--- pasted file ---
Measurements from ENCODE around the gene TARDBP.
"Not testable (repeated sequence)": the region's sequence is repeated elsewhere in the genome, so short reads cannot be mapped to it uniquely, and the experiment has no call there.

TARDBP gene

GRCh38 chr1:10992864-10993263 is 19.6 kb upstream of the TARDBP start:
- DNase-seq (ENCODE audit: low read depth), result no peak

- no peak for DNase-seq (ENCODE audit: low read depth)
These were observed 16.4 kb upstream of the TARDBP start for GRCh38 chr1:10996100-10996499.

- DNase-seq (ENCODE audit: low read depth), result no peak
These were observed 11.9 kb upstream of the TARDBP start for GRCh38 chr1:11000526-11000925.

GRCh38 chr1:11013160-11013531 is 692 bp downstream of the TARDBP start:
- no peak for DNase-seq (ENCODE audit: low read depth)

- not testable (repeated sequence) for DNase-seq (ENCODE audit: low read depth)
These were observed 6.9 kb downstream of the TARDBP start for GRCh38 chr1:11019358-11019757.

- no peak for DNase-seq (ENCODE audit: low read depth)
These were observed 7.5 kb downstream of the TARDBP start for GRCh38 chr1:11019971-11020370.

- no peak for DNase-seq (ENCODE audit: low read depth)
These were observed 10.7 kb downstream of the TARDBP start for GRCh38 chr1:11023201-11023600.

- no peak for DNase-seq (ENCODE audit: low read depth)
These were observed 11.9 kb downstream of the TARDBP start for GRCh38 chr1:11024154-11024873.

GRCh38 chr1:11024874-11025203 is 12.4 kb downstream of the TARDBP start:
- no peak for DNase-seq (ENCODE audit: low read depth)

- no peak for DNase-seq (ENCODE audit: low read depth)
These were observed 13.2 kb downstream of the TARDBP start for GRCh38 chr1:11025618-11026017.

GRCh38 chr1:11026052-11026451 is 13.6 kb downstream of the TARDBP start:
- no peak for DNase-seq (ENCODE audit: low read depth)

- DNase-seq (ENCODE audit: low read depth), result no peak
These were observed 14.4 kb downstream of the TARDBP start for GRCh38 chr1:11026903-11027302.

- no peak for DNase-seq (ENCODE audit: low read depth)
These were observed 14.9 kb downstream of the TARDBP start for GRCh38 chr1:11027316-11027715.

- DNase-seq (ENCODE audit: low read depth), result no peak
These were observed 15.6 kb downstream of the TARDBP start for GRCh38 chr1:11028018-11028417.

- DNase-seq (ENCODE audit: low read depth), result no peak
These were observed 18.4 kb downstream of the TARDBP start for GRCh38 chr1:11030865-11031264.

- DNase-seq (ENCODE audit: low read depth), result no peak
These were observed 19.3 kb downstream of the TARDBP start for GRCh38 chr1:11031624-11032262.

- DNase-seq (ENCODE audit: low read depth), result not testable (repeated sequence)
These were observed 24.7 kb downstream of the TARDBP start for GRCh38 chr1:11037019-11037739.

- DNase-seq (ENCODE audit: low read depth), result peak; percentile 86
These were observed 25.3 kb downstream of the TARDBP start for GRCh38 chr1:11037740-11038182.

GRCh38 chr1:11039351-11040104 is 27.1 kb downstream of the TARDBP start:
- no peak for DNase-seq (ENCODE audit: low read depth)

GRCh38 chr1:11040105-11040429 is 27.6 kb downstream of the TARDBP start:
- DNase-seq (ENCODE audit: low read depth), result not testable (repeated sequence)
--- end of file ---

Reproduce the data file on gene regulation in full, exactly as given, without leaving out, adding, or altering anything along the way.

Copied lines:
Measurements from ENCODE around the gene TARDBP.
"Not testable (repeated sequence)": the region's sequence is repeated elsewhere in the genome, so short reads cannot be mapped to it uniquely, and the experiment has no call there.

TARDBP gene

GRCh38 chr1:10992864-10993263 is 19.6 kb upstream of the TARDBP start:
- DNase-seq (ENCODE audit: low read depth), result no peak

- no peak for DNase-seq (ENCODE audit: low read depth)
These were observed 16.4 kb upstream of the TARDBP start for GRCh38 chr1:10996100-10996499.

- DNase-seq (ENCODE audit: low read depth), result no peak
These were observed 11.9 kb upstream of the TARDBP start for GRCh38 chr1:11000526-11000925.

GRCh38 chr1:11013160-11013531 is 692 bp downstream of the TARDBP start:
- no peak for DNase-seq (ENCODE audit: low read depth)

- not testable (repeated sequence) for DNase-seq (ENCODE audit: low read depth)
These were observed 6.9 kb downstream of the TARDBP start for GRCh38 chr1:11019358-11019757.

- no peak for DNase-seq (ENCODE audit: low read depth)
These were observed 7.5 kb downstream of the TARDBP start for GRCh38 chr1:11019971-11020370.

- no peak for DNase-seq (ENCODE audit: low read depth)
These were observed 10.7 kb downstream of the TARDBP start for GRCh38 chr1:11023201-11023600.

- no peak for DNase-seq (ENCODE audit: low read depth)
These were observed 11.9 kb downstream of the TARDBP start for GRCh38 chr1:11024154-11024873.

GRCh38 chr1:11024874-11025203 is 12.4 kb downstream of the TARDBP start:
- no peak for DNase-seq (ENCODE audit: low read depth)

- no peak for DNase-seq (ENCODE audit: low read depth)
These were observed 13.2 kb downstream of the TARDBP start for GRCh38 chr1:11025618-11026017.

GRCh38 chr1:11026052-11026451 is 13.6 kb downstream of the TARDBP start:
- no peak for DNase-seq (ENCODE audit: low read depth)

- DNase-seq (ENCODE audit: low read depth), result no peak
These were observed 14.4 kb downstream of the TARDBP start for GRCh38 chr1:11026903-11027302.

- no peak for DNase-seq (ENCODE audit: low read depth)
These were observed 14.9 kb downstream of the TARDBP start for GRCh38 chr1:11027316-11027715.

- DNase-seq (ENCODE audit: low read depth), result no peak
These were observed 15.6 kb downstream of the TARDBP start for GRCh38 chr1:11028018-11028417.

- DNase-seq (ENCODE audit: low read depth), result no peak
These were observed 18.4 kb downstream of the TARDBP start for GRCh38 chr1:11030865-11031264.

- DNase-seq (ENCODE audit: low read depth), result no peak
These were observed 19.3 kb downstream of the TARDBP start for GRCh38 chr1:11031624-11032262.

- DNase-seq (ENCODE audit: low read depth), result not testable (repeated sequence)
These were observed 24.7 kb downstream of the TARDBP start for GRCh38 chr1:11037019-11037739.

- DNase-seq (ENCODE audit: low read depth), result peak; percentile 86
These were observed 25.3 kb downstream of the TARDBP start for GRCh38 chr1:11037740-11038182.

GRCh38 chr1:11039351-11040104 is 27.1 kb downstream of the TARDBP start:
- no peak for DNase-seq (ENCODE audit: low read depth)

GRCh38 chr1:11040105-11040429 is 27.6 kb downstream of the TARDBP start:
- DNase-seq (ENCODE audit: low read depth), result not testable (repeated sequence)